Local students received a detailed United States history lesson last week from an unlikely source - one of the nation's Founding Fathers, Thomas Jefferson.
Local students received a detailed United States history lesson last week from an unlikely source -- one of the nation's Founding Fathers, Thomas Jefferson.
William Barker, who impersonates the third president of the United States at Colonial Williamsburg in Virginia, visited the district campus and spoke to students in character while he was in New Albany as part of an adult lecture series at the Jeanne B. McCoy Community Center for the Arts.
Barker and Ed Chappell, director of architectural and archaeological research with the Colonial Williamsburg Foundation, kicked off the series with a program that documented similarities between one of the earliest examples of a planned community -- Williamsburg, Va. -- and the modern principles of planning at work in New Albany. The New Albany Community Foundation organized the McCoy Lecture Series, which will feature more guest speakers each of the next three months.
Chappell and Barker's program included the impersonator's visits to local schools. Taking Jefferson's persona, Barker taught everything from how the United States established individual rights and freedoms and established its independence to different aspects of colonial culture.
During a visit to New Albany Middle School Jan. 13, he began his presentation by explaining how people dressed and behaved during the late 18th century and early 19th century.
He then described the Native Americans of that time and how they prompted early leaders to recognize people with different beliefs and customs.
"They (the Native Americans) would walk up with their hands up and would take your hand like that, shaking hands," Barker said.
He asked the students why the Native Americans would have held their hands up and a student correctly answered: "To show they are not carrying a weapon."
Barker said the greeting was as good as any proper greeting from an English gentleman.
The United States was formed by people seeking many different types of freedom, Barker said.
He explained that in England, the eldest son inherited the father's property and wealth, which meant if there was a second son or a daughter, those siblings would not receive part of the estate. The second son could hope his brother would hire him to manage the estate, he could marry a wealthy woman who had no brothers and therefore could inherit his wife's fortune or he could become an apprentice and learn a trade to earn a living.
Barker said because of that situation, many of the "second sons" and daughters who couldn't inherit property or wealth came to the new country to make a new life for themselves.
The same went for education. The eldest son was sent to school and other siblings, if the family was wealthy enough, could be tutored at home. Poor people could not afford an education. Barker said the United States was founded with a principle that education should be for all and he pointed around the room at the students, saying that principle is being fulfilled.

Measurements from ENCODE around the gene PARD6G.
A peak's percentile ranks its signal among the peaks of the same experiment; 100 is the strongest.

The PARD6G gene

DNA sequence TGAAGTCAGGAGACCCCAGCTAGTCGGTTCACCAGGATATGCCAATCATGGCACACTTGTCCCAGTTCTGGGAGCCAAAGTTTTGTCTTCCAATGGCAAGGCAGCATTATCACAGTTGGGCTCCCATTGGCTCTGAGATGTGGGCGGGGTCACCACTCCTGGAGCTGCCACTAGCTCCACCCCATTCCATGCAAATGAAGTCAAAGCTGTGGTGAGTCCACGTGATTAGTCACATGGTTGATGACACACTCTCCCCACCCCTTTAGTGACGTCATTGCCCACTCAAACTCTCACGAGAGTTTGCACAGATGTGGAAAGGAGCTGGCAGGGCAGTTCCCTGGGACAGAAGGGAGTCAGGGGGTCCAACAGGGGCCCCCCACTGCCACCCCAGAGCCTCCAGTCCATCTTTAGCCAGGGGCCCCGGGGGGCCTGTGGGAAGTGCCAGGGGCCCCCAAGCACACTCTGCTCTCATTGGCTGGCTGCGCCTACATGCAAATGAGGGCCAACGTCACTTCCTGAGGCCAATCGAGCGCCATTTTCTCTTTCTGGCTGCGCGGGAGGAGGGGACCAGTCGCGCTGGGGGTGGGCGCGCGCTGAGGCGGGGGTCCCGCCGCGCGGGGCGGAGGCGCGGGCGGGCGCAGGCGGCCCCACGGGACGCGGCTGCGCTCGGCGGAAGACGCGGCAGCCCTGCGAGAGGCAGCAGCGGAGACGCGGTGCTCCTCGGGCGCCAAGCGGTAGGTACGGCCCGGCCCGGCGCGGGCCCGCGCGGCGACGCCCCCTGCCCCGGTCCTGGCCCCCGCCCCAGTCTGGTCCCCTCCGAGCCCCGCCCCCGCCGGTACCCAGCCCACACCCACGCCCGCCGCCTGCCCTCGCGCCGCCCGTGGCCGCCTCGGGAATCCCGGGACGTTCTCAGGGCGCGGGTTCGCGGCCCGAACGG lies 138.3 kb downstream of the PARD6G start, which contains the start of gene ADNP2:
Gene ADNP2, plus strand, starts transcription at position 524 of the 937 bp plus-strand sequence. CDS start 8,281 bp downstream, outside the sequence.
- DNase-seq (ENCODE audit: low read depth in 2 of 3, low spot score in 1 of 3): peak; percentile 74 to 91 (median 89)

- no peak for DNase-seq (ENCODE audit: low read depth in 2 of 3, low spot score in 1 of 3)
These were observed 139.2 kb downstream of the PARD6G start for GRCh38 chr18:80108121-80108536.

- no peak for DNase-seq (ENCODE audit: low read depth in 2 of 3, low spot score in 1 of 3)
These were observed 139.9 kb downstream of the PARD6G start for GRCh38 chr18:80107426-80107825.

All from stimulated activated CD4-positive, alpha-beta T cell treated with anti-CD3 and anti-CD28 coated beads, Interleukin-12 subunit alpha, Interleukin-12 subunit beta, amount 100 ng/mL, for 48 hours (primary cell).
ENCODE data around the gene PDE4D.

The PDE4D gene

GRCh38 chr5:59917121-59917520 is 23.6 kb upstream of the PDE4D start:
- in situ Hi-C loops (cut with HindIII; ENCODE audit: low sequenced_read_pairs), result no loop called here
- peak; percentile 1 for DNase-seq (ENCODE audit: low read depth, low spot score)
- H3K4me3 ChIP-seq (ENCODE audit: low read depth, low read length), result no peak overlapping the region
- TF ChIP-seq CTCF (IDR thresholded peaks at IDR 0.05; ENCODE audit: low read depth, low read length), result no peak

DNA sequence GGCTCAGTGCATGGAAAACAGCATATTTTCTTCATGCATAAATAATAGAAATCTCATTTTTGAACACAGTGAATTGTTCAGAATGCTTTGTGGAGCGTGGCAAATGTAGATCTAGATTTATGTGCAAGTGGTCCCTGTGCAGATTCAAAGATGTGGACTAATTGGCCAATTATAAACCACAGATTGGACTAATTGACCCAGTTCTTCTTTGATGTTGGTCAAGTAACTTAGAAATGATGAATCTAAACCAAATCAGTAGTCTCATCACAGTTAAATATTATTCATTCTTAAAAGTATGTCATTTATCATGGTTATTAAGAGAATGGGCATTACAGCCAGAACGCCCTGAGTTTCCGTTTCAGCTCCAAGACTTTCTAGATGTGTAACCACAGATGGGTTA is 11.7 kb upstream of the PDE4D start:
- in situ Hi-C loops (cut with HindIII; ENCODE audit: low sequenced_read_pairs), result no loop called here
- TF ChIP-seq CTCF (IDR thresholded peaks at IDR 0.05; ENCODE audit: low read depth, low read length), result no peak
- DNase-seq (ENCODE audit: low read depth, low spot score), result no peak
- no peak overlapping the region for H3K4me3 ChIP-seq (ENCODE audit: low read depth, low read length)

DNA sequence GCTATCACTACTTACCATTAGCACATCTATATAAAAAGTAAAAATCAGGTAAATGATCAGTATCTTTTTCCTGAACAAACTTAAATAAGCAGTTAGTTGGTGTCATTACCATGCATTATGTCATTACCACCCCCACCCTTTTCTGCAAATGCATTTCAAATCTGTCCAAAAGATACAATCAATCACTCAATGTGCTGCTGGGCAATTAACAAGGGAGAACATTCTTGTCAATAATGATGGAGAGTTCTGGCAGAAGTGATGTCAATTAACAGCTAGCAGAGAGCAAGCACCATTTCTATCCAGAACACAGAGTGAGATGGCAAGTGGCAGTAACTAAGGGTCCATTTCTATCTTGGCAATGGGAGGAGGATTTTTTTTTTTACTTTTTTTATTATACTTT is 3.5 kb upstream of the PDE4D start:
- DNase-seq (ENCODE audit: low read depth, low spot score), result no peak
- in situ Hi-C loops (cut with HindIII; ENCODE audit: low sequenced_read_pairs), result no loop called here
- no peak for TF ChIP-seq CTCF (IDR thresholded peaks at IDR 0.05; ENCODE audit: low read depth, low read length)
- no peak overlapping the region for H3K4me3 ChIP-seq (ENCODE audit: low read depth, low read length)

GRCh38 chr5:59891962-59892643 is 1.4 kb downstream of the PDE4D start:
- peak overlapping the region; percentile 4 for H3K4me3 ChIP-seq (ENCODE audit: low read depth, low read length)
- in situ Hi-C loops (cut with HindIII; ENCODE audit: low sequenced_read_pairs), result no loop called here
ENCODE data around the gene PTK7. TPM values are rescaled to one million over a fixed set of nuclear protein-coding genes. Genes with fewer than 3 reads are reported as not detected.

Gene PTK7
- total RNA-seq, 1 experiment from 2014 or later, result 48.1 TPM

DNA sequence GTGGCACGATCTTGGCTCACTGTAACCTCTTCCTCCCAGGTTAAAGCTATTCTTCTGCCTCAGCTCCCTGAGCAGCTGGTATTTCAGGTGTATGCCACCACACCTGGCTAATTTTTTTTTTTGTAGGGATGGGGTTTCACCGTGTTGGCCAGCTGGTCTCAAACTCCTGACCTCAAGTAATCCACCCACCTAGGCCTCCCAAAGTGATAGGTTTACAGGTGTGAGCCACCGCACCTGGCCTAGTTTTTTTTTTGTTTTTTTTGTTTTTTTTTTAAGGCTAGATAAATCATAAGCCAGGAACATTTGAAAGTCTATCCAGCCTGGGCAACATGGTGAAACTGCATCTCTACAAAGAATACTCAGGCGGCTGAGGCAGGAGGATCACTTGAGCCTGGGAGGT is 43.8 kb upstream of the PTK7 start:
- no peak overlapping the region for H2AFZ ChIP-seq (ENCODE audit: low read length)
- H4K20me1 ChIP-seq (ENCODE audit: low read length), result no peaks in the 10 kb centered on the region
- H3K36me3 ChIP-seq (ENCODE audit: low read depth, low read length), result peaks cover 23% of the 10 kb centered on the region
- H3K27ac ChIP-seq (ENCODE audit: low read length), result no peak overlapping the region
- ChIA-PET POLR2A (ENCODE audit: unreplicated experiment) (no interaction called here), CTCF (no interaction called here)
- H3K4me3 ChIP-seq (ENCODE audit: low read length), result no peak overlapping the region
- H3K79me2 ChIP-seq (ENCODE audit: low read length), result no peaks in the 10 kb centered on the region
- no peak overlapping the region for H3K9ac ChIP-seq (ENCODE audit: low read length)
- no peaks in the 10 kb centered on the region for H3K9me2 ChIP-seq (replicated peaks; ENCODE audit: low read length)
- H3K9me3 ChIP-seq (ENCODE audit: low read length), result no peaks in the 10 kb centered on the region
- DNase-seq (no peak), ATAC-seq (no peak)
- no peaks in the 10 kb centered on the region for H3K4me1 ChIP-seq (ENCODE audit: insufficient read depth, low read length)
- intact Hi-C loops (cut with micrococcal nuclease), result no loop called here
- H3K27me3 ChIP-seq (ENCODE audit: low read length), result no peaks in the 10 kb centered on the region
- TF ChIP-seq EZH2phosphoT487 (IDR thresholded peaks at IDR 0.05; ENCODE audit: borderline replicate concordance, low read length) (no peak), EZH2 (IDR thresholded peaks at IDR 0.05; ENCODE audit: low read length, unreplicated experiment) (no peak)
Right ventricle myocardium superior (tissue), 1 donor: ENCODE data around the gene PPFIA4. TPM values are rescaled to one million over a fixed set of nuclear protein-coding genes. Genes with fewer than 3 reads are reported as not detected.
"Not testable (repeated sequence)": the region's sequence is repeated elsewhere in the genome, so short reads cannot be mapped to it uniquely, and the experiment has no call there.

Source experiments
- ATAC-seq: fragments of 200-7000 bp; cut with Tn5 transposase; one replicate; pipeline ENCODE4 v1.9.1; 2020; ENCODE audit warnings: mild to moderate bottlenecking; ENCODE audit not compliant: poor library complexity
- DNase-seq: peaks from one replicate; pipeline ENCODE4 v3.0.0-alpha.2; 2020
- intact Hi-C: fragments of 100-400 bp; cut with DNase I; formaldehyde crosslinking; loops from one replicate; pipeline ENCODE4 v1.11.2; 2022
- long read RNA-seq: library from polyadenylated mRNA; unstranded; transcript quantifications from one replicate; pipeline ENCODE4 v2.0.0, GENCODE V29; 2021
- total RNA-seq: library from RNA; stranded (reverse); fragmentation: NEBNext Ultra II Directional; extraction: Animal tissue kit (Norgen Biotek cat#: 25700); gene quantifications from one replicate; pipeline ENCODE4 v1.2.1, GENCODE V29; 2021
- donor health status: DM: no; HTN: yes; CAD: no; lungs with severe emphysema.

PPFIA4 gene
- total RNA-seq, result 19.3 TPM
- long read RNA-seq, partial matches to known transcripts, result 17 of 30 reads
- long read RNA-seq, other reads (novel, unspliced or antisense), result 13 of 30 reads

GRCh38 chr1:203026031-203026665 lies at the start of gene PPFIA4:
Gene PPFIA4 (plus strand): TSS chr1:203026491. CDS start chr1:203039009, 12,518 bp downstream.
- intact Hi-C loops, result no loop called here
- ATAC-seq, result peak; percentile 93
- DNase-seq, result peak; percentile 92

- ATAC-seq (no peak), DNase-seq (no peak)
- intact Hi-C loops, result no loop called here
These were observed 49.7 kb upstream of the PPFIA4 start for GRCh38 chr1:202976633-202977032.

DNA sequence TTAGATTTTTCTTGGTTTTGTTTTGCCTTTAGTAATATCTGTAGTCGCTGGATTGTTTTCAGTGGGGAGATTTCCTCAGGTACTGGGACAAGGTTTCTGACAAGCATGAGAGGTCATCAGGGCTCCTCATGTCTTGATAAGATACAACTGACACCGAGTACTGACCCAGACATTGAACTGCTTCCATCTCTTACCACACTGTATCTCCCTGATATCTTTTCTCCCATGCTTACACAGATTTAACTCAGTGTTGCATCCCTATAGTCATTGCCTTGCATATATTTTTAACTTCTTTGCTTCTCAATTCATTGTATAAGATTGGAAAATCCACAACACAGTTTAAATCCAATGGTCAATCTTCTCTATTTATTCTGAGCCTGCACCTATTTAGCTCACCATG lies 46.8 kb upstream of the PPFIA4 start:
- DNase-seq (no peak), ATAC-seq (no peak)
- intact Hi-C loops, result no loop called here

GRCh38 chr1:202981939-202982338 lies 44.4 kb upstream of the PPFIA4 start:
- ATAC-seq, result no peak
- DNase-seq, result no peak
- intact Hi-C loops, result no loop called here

Barker also spoke about the incorporation of immigrants into the new nation.
"We determined that people's rights cannot belong to one nation or one particular people," he said. "Rights are within you. They are created by nature and nature's God. They are in you from birth and can't be sold and can't be bought."
On the topic of slavery, Barker said Jefferson kept slaves himself and that their existence contributed to the discussion of freedom, rights and a free nation.
As part of the program, Barker took questions from several students and responded in character.
Barker was asked about Jefferson's siblings and he told the students he was one of 10 children. He lost two of his six sisters and two of his three brothers during his lifetime.
He also was asked if Jefferson was ever put on trial. Barker said he was not, but, he said, the British put a price on his head and that of Patrick Henry. He narrowly escaped capture after being warned by a neighbor and evacuating his family from his home, Monticello.
Barker answered another question by saying it took Jefferson three days and four sheets of paper to complete the first draft of the Declaration of Independence, which went through three more drafts and review by the Continental Congress and its committee before being sent to a printer.
He said, oddly enough, the King George III read the Declaration of Independence in a newspaper. An American newspaper taken to Ireland printed the document, which was reprinted in an Irish newspaper that ended up at the king's court.
Another question involved his Southern accent. A teacher asked how quickly the British accents faded from the new Americans' speech. Barker said as generations were born in America, they picked up variations of English as spoken around them and the British accent slowly faded away.
Several New Albany Middle School students and teachers said they learned much from the presentation.
Eighth-grader Anna Wolfe said she was surprised by some of the stories Jefferson told.
"He gave us a lot of background that we never would have known," she said. "He told us a lot of little details, things that you would never expect to be in a history class."
Gabe Heselton, an eighth-grade American history teacher, said Barker's appearance was a special opportunity.
"It makes it really an active learning experience for the students, more authentic," he said.
Barker said he was pleased with the student's interaction throughout his visit and was impressed many could answer his questions about history.
He visited several other area schools and organizations, including New Albany High School, the Wellington School in Columbus, Greensview Elementary School in Upper Arlington, the Ohio Historical Society, the New Albany Country Club and St. Paul Parish School in Westerville. He also made a brief appearance at Starbucks in New Albany.